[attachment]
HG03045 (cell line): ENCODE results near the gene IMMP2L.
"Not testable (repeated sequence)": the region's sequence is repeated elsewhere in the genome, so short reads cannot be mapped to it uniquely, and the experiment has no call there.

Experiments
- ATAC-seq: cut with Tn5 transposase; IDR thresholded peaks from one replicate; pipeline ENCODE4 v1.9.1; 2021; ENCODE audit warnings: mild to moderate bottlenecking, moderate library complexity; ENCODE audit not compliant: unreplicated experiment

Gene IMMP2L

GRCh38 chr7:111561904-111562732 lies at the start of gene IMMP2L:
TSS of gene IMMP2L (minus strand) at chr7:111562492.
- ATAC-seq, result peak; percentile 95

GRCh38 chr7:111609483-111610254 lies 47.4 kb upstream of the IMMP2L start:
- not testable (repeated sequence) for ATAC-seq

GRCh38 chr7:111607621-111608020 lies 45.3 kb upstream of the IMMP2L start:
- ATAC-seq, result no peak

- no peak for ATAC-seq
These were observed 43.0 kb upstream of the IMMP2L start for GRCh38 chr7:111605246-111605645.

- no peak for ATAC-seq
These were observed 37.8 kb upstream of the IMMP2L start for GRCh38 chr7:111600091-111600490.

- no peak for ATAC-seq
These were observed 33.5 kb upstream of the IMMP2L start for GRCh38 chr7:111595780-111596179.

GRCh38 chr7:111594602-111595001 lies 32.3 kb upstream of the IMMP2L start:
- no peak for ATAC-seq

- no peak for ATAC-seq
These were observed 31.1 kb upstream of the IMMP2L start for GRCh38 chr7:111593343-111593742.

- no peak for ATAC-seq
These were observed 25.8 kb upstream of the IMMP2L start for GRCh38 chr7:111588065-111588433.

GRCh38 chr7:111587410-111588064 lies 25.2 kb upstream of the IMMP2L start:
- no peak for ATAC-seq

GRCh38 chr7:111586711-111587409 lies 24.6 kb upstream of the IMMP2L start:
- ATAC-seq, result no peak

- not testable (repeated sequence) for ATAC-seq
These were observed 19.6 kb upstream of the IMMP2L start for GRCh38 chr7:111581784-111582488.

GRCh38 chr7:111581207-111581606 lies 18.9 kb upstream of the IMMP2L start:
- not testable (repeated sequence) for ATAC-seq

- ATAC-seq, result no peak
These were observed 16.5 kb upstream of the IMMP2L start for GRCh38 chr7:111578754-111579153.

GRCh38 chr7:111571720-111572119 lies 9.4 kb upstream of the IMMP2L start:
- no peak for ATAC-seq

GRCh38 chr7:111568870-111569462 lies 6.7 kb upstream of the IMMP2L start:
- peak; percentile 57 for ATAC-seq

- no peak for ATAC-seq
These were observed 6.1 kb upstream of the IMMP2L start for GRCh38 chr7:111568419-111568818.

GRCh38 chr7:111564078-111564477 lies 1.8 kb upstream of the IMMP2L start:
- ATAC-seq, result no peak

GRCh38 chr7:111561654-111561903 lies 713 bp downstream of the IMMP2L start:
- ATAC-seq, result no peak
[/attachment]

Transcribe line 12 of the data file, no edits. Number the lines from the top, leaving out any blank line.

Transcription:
- ATAC-seq, result no peak